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Melvin Earl ("Bill") Maron
In Memoriam

Melvin Earl ("Bill") Maron

Professor of Information, Emeritus

UC Berkeley
Melvin Earl Maron, always known as “Bill,” died of congenital heart disease on September 28, 2016, aged 92 in Colorado Springs, Colo.

Bill Maron was born in Bloomfield, New Jersey, on January 23, 1924, the son of immigrant Jews from the Ukraine. He enrolled in Newark College of Engineering in 1942, then enlisted in the U.S. Army Corps of Engineers. After basic training he was sent to the Engineering College at the University of Nebraska before being deployed to France and Germany in the 56th Engineer Armored Battalion, Third Army, 11th Armored Division. His service included liberation of a German concentration camp.

After returning to the University of Nebraska, he received a B.S. in mechanical engineering in 1945 and a B.A. in physics in 1947. Moving to the University of California, Los Angeles (UCLA), he earned a Ph.D. in philosophy under the supervision of Professor Hans Reichenbach, with a dissertation on the meaning of probability in 1951. He was an instructor teaching logic at UCLA during 1951-52. Maron then worked in industry as an engineer at IBM and at the Ramo-Wooldridge Corporation. He was hired as a mathematician in the Computer Science Department of the RAND Corporation. During this period he was involved in the emerging areas of automatic indexing, information retrieval, probabilistic methods, and relational database design. With John Haanstra he received a U.S. patent entitled “Logical decision machine for sentential calculus.”

Bill married Dorothy Elizabeth Mastin in August 1948. They had a daughter, Nadia, and a son, John. After Nadia died in 1987, Bill and Dorothy adopted Nadia’s infant daughter, Sophie.

In 1966, Bill Maron was appointed full professor in UC Berkeley’s School of Librarianship, now the School of Information. Initially, he was also part-time director of the Berkeley branch of the Library Research Unit, a multicampus organized research unit then headquartered at UCLA. His interests focused more on abstract formal analyses than on practical applications and he received a grant from the National Science Foundation for work on the foundations of information retrieval. He taught the school’s introductory course, “Introduction to Information Science,” and classes related to information retrieval and information technology. He was also interested in cybernetics and had a dry sense of humor. He was the principal advisor of three doctoral dissertations relating to information retrieval and one on the use of telefacsimile.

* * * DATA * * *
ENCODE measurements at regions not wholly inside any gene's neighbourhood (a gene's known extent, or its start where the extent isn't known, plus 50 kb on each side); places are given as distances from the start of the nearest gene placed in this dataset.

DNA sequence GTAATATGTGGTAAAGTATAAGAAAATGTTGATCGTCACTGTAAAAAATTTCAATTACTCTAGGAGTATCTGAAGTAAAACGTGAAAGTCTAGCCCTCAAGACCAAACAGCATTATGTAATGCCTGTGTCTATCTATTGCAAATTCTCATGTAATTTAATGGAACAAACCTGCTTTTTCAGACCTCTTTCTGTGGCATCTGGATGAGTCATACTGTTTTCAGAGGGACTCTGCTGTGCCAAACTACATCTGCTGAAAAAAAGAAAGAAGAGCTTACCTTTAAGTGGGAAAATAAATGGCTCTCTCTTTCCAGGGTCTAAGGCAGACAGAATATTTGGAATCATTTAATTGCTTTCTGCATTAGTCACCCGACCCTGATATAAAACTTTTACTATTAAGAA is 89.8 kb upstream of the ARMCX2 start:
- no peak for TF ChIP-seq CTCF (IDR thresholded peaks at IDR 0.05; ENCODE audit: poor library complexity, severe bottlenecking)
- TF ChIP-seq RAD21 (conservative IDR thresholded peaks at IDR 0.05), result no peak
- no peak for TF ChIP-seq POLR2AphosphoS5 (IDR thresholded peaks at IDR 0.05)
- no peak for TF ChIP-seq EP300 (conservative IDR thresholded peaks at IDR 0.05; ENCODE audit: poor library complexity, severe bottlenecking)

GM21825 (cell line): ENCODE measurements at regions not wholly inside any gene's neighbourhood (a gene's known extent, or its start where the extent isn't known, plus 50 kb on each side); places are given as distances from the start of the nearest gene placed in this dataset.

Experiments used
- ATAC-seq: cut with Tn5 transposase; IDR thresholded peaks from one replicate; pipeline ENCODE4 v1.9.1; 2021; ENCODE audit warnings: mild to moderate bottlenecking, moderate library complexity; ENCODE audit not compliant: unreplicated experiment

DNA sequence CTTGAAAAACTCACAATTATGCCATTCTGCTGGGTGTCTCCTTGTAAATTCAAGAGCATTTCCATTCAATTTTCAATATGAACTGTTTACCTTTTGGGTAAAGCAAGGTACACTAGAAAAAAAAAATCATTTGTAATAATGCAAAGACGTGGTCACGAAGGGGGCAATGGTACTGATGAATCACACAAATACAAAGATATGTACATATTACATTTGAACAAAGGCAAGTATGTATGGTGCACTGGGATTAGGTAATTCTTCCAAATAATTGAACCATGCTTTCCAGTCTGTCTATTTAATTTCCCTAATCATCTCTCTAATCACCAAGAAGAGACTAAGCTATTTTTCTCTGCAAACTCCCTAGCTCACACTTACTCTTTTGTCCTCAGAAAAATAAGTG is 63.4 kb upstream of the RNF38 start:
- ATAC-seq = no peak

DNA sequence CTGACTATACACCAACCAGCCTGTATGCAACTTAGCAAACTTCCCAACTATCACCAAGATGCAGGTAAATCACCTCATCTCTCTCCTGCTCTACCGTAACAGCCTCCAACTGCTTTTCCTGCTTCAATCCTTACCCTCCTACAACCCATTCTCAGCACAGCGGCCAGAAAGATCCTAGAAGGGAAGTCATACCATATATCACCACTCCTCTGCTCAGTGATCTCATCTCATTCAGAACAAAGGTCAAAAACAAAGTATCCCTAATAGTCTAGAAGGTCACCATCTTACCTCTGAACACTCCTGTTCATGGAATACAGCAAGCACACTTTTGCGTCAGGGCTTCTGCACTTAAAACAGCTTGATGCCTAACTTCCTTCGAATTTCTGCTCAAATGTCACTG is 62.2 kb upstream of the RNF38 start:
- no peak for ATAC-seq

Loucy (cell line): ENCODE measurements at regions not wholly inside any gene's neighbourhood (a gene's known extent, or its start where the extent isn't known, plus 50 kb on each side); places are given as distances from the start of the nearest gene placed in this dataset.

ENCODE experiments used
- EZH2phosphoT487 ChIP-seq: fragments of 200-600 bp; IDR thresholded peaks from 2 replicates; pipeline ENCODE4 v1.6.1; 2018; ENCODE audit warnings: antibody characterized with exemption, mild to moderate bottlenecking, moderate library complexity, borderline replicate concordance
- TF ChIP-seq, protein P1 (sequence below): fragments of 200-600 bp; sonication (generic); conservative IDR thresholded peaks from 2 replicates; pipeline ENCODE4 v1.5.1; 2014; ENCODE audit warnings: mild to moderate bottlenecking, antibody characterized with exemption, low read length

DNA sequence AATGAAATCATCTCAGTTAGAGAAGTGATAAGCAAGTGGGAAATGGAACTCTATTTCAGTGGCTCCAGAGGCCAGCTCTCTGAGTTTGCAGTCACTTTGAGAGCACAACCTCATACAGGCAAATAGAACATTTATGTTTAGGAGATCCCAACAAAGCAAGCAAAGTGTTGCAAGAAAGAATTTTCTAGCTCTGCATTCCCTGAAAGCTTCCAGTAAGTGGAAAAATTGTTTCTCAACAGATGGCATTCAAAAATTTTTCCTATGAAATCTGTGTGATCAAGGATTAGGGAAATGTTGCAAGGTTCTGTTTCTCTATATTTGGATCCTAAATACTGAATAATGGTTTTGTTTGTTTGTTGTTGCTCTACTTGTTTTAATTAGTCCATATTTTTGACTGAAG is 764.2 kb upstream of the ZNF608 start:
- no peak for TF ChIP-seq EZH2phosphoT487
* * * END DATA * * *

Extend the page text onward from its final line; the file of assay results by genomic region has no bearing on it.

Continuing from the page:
Bill Maron wrote numerous expository articles on information retrieval and was coauthor of two classic papers. One was with John L. Kuhns: “On relevance, probabilistic indexing, and information retrieval,” Communications of the Association for Computing Machinery 8 (1960): 216-244. This is widely regarded as the seminal paper that gave rise to the so-called “probabilistic approach” to information retrieval. The foundational notion here was the “probability ranking principle”, according to which the output of a document retrieval system is seen as a ranking in descending order of probability of relevance to the information need. The probabilities were to be established using classical probability theory, rigorously applied.

The other classic paper related to an evaluation of a leading software package used for searching large text corpora. Working with David C. Blair, Maron found that its retrieval performance was far worse than anyone had imagined because of failure to take into account the vagaries of natural language, such as synonyms, antonyms, and euphemisms. Because of legal threats by the software manufacturer, their findings were delayed for several years and eventually published in a sanitized form as: Blair, David C. & M. E. Maron, “An Evaluation of Retrieval Effectiveness for a Full-Text Document-Retrieval System,” Communications of the ACM, 28 (1985): 280-299. This paper was elaborated in their “Full-Text Information Retrieval: Further Analysis and Clarification,” Information Processing & Management, 26 (1990): 437-447.

Bill Maron served on the Berkeley Division of the Academic Senate’s Committee on Library (1975-1978), and various committees within the school.

After 25 years, Bill retired from Berkeley in 1991 and later moved to Colorado Springs. With Dorothy, his wife of 67 years, Bill worked with many nonprofit groups concerned with social equality and environmental protection. Dorothy died in early September 2016 at the age of 91. Bill died just over three weeks later. They were survived by their son, John Maron, and their granddaughter, Sophie Shafter.

Michael K. Buckland
William S. Cooper
Mary Kay Duggan